WASHINGTON (CNN) - Secretary of State Rex Tillerson hit back at critics, including lawmakers, who charge that he is hollowing out America's oldest government agency and undermining diplomacy at a time of deepening international crises.
Speaking at the Wilson Center on Tuesday, the former ExxonMobil CEO defended his reorganization plan for the State Department, as well as proposed budget cuts of as much as 30 percent. Citing the hard work of staff who keep the agency running day to day, Tillerson said he was offended by all those who declare the State Department isn't working.
"I'm offended on their behalf when people say somehow we don't have a State Department that functions. I can tell you its functioning very well from my perspective," Tillerson said in a question and answer session after remarks about the US-Europe relationship.
"Can we really keep this up?"
Outlining his thinking behind the cuts and agency reorganization, Tillerson noted that the State Department budget was at a record high of $55 billion in 2016. "Quite frankly, it's just not sustainable," the top US diplomat said of those spending levels. By comparison, the Pentagon budget in 2016 was roughly $585 billion.
"Part of this was just a reality check," Tillerson said of his examination of the agency. "Can we really keep this up? And the truth of the matter is it would be very difficult to keep it up and do it well."
Two recently retired senior US diplomats were the latest to criticize the administration's management of the State Department, writing in a New York Times op-ed Tuesday, "President Trump's draconian budget cuts for the State Department and his dismissive attitude toward our diplomats and diplomacy itself threaten to dismantle a great foreign service just when we need it most."
Lawmakers from both parties have written to Tillerson in recent weeks to express concern about his reorganization, about plummeting morale at the State Department, and about the large number of senior positions that remain vacant.
Democratic members of the House Foreign Relations Committee wrote to ask him about the departure since January of more than 100 senior foreign service officers, raising their alarm about "what appears to be the intentional hollowing-out of our senior diplomatic ranks."
Arizona Sen. John McCain, the Republican chairman of the Senate Armed Services Committee, and New Hampshire Sen. Jeanne Shaheen, a Democrat who serves on that committee as well as the Senate Foreign Relations Committee, penned their own letter to Tillerson pointing to the fact that the State Department's diplomatic power is "being weakened internally as complex global crises are growing externally."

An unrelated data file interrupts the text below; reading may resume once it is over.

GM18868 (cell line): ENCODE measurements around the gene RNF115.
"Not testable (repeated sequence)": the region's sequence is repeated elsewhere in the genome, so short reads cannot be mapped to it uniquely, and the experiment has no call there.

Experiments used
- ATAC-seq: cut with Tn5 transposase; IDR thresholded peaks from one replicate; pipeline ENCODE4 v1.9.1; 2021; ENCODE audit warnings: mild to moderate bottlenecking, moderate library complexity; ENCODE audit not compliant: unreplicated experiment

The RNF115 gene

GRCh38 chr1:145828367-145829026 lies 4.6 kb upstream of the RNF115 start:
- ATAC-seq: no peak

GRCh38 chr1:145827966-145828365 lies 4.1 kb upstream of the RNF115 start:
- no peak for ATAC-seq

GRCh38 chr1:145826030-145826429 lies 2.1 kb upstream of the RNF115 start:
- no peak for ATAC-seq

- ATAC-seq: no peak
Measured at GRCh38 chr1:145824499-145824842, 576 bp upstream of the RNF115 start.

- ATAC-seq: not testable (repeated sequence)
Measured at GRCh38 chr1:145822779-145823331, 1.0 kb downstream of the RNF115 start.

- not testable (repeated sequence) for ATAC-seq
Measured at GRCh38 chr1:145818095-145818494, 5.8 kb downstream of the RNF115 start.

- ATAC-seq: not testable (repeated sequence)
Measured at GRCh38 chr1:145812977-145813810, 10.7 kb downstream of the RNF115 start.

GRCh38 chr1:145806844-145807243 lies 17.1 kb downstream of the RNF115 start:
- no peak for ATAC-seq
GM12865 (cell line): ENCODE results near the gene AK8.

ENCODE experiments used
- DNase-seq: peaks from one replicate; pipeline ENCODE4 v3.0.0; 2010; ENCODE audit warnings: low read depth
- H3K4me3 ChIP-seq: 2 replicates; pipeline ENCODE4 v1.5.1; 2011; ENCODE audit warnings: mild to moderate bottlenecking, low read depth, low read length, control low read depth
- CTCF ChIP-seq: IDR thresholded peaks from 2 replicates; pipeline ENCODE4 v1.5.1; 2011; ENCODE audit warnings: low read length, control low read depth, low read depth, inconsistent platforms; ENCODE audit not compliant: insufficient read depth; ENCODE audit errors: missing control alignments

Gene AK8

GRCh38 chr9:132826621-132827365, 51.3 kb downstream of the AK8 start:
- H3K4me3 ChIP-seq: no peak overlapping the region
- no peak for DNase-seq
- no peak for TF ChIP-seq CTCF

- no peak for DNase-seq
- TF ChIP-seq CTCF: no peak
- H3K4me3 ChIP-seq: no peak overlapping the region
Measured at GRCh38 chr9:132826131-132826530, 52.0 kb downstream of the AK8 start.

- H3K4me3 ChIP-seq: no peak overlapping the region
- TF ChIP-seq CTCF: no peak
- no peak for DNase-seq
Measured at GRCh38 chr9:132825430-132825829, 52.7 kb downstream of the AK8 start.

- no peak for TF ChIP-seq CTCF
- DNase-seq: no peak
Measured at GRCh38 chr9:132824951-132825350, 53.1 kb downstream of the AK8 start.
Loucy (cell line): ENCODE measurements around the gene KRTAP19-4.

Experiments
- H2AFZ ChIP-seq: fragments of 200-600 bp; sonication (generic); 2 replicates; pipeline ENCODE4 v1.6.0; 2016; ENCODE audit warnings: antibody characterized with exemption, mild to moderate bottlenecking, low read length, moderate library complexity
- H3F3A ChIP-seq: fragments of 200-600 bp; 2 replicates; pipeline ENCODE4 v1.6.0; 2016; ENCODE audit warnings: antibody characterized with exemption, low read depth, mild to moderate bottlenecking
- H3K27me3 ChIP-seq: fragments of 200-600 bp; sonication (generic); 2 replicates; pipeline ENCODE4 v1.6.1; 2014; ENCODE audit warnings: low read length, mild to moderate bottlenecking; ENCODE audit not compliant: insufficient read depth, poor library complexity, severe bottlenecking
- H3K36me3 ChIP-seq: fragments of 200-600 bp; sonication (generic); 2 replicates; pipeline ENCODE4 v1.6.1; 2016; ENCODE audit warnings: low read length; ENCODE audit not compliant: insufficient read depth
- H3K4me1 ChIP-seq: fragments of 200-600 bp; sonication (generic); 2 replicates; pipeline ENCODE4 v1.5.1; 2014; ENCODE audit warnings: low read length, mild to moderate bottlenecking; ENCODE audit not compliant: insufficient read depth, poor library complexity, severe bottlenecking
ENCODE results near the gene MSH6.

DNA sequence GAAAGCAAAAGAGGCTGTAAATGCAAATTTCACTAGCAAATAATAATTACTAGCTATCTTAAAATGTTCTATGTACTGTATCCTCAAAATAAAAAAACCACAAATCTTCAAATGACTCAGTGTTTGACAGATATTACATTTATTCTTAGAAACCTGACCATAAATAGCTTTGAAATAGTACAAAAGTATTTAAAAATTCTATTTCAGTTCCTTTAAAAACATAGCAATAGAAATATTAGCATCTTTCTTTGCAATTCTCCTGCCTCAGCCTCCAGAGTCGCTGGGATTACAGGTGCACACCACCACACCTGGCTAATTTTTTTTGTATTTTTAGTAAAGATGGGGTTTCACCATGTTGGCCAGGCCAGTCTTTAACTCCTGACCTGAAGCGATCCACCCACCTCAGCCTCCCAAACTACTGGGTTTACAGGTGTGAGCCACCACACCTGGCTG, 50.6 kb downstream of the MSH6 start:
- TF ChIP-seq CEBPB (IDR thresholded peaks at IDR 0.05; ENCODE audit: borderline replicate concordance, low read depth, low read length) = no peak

Tillerson vehemently disagreed and said he found the criticisms personally offensive. "There is no hollowing out," Tillerson said. "These numbers that people are throwing around are just false. They're wrong."
Citing his admiration for career foreign service officers who are working in acting capacities to fill the senior positions needed to run regional bureaus, Tillerson said that he felt the criticisms ignored the work they had done to help him craft policies on Russia, Iran, South Asia and North Korea, among other challenges.
"I take offense to that on their behalf," he said.
In his speech, Tillerson reiterated the United States' commitment to its European allies, but emphasized that the Trump administration will continue to ask Europe to do more when it comes to issues of common defense and security.
Visiting Europe earlier this year, Trump surprised some US allies by initially failing to commit to Article 5 of the NATO charter, which states that all member states must come to the aid of another if attacked. He ultimately made that pledge, but still scolded European leaders for not meeting defense spending targets under the charter.
"Alliances are meaningless if their members are unwilling or unable to honor their commitments," said Tillerson, adding that "the message has resonated" with officials.
Tillerson spoke of the importance of US-European solidarity in countering a variety of global threats, from ISIS and other terror groups, to Russia, which he called out for its "disinformation campaigns," and other belligerent activities.
He chided Moscow's government for its military interference in Ukraine, suggesting it's one of the most important roadblocks preventing better cooperation between the United States and Russia.
"We're never going to get this relationship back to normal until we solve Ukraine," said Tillerson.
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